After years of medical school, punishing study, and arduous training you finally sit in your office, finally a specialist surgeon. Your last patient of the day. You offer: “Having looked through your scans, I think this warrants a bowel resection, and I’m not sure keyhole surgery would be safe.” He calmly responds: “Look, I know there’s debate about the merits of keyhole versus traditional surgery, but the evidence shows that recovery is better with keyhole. That’s important to me, getting back to work. Do you offer it or not?”
Medicine isn’t changing, it has changed – leaving many of us doctors behind. And the fundamental misunderstanding of many clinicians is that the patient is now inundated with scores of irrelevant but easily accessible information that gets in the way of good healthcare, whereas in reality the revolution has made them smarter and more engaged: and a wave of technological advances have driven this change.
The patient has moved from a blank slate to a consumer; bristling with knowledge, opinions, and information – transforming the doctor from advocate to technician.
There is a growing excitement about the potential of technology in medicine, particularly around the vast increase in data. The ability to monitor vital signs continuously, to perform high-quality medical imaging with handheld devices, or to increase the efficiency of the delivery of healthcare. But the real potential isn’t in the data – it’s in the connectivity. As doctors try to keep up with the growing influx of information, we miss the crux of the matter: we are no longer the bottleneck, we are no longer the gatekeeper to treatment. The patient can immediately and easily access second opinions, comprehensive evidence, national guidelines or, even more powerfully, they can form communities, they can influence medical opinion.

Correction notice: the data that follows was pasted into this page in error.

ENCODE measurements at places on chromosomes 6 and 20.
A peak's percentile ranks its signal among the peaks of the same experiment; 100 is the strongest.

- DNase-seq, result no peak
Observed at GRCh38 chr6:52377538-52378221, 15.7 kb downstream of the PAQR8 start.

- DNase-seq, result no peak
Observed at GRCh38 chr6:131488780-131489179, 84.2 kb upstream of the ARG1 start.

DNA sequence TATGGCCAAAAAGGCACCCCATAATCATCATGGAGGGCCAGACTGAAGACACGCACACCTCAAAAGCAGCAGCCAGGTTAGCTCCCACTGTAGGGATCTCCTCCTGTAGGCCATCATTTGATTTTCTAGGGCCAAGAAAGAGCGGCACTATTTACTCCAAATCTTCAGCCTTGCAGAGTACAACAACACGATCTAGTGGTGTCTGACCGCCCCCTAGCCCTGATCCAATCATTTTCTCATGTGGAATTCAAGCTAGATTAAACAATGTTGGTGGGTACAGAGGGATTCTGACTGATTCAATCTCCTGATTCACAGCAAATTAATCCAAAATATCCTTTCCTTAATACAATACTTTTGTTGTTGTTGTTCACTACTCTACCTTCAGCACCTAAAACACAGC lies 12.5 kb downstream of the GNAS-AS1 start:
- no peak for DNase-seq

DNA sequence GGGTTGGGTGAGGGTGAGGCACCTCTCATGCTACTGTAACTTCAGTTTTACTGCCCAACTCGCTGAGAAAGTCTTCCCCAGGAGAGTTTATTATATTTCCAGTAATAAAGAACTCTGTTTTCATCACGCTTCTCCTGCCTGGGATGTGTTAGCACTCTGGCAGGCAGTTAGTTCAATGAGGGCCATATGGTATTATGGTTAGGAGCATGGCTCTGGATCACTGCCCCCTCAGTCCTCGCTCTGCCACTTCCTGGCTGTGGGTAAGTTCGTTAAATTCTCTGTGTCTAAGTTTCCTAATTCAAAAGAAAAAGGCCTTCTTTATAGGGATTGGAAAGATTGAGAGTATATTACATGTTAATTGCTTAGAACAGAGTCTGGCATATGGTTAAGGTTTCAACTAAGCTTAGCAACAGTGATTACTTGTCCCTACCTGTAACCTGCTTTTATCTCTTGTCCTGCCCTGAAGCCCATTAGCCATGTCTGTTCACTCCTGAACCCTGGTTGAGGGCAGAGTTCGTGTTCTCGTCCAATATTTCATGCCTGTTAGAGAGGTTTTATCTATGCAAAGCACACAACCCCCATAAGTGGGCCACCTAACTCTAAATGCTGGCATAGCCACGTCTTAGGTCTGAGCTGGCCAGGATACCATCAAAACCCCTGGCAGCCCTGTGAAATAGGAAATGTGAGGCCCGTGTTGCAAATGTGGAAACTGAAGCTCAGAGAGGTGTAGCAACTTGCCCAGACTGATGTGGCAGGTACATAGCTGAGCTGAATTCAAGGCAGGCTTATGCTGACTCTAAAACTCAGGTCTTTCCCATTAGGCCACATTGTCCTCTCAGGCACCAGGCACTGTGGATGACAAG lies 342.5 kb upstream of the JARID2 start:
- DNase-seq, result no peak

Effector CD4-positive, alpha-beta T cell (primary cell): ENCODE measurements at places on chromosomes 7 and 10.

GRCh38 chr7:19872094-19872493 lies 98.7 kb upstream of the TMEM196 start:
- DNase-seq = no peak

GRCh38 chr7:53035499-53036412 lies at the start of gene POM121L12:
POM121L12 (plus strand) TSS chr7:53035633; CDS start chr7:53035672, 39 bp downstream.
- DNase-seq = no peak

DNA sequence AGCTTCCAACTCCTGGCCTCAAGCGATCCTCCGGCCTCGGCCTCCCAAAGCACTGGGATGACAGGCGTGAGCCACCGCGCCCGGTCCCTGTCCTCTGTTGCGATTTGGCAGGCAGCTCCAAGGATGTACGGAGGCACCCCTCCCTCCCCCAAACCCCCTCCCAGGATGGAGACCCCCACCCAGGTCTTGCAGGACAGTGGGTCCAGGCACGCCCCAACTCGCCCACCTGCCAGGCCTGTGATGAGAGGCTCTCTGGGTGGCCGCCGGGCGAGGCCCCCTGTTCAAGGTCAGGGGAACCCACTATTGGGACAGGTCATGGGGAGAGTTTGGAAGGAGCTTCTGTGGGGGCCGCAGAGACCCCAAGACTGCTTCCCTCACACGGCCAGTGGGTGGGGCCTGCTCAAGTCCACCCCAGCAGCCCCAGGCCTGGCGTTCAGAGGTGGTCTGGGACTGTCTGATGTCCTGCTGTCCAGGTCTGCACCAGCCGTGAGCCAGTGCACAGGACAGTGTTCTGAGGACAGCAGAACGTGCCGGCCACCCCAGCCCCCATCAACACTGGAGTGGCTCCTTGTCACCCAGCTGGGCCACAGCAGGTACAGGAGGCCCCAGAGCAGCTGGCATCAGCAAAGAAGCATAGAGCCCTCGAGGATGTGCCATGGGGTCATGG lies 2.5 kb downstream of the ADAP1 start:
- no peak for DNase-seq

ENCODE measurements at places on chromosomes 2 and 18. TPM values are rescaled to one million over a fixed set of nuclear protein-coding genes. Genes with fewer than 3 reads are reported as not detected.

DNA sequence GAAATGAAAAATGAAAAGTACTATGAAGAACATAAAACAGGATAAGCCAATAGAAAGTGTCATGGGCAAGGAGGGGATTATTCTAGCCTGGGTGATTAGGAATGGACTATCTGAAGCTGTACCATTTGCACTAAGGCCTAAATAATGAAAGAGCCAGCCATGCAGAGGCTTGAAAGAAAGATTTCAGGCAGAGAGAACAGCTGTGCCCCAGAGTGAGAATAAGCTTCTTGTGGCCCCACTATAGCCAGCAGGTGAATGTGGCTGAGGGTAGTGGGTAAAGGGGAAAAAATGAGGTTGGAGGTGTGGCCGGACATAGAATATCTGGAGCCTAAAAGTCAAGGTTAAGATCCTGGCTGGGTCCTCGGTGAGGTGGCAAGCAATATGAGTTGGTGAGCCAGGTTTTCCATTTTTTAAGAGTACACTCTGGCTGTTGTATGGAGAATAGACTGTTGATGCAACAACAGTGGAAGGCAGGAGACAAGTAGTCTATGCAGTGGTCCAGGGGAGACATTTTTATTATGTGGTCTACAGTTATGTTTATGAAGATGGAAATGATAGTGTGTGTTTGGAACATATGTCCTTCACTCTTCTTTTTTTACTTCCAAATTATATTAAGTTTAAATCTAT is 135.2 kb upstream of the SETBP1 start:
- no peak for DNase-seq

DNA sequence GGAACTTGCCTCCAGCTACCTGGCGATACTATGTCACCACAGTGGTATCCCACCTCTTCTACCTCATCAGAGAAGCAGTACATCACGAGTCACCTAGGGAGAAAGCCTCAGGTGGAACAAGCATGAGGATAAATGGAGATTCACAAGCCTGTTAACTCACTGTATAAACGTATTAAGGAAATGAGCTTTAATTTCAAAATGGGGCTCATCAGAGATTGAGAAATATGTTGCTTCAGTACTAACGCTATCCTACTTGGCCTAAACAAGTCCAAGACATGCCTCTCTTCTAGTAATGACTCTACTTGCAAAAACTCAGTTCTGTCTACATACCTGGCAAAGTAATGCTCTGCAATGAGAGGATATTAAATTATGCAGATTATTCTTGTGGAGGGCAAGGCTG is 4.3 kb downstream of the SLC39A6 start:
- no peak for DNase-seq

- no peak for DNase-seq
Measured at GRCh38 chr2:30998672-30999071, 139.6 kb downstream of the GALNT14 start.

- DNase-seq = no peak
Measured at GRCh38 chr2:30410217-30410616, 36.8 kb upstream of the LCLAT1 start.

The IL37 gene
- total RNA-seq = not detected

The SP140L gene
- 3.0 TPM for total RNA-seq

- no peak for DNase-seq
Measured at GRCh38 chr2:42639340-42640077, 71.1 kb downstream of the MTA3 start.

Even informed consent, one of the fundamentals of medicine, is being covertly taken away from our purview as doctors. In the past two years, we have seen e-consent adopted for clinical trials in the UK; government officials are excited about the potential efficiency gains. Why is this perplexing for the average doctor? Because this isn’t really a question of efficiency, but a question of expertise. As the patient has become so connected and well researched the role of the doctor in consent has been minimised.
And that is just the start. Open research, the concept of sharing scientific methods, data, and results without restriction, has been proposed as a key for future healthcare innovation. It also has implications for individual patient care. Articles and data that was once only available to me, as a doctor, through an academic institution, is now readily available to the patient. This removes the layer of mystique from our clinical decision making that has shrouded medicine since its conception.
These days it is common to see forums discussing the merits of doctors and rating their service much like you would for your local restaurants, creating a marketplace where there was once a maze. And these communities extend further, subverting the mainstream medical opinion with a united and consumer-directed voice; such as the strong advocacy for Lyme disease recognition and treatment, shunned by doctors but brought into the spotlight by the shared lived experience of patients connected through the internet.
What does the future hold? The truth is my biggest fear as a doctor was my patient seeing how grey and gritty medicine really is. All that uncertainty, complexity and judgement would become public, and would be shared. But now that it is happening, it isn’t scary at all, because it heralds a new wave of medicine, truly collaborative and patient-centered, driven by individual need and desire instead of what we hand down. It’s time to make the patient an active agent, not a passive recipient.
Finally, something to look forward to…
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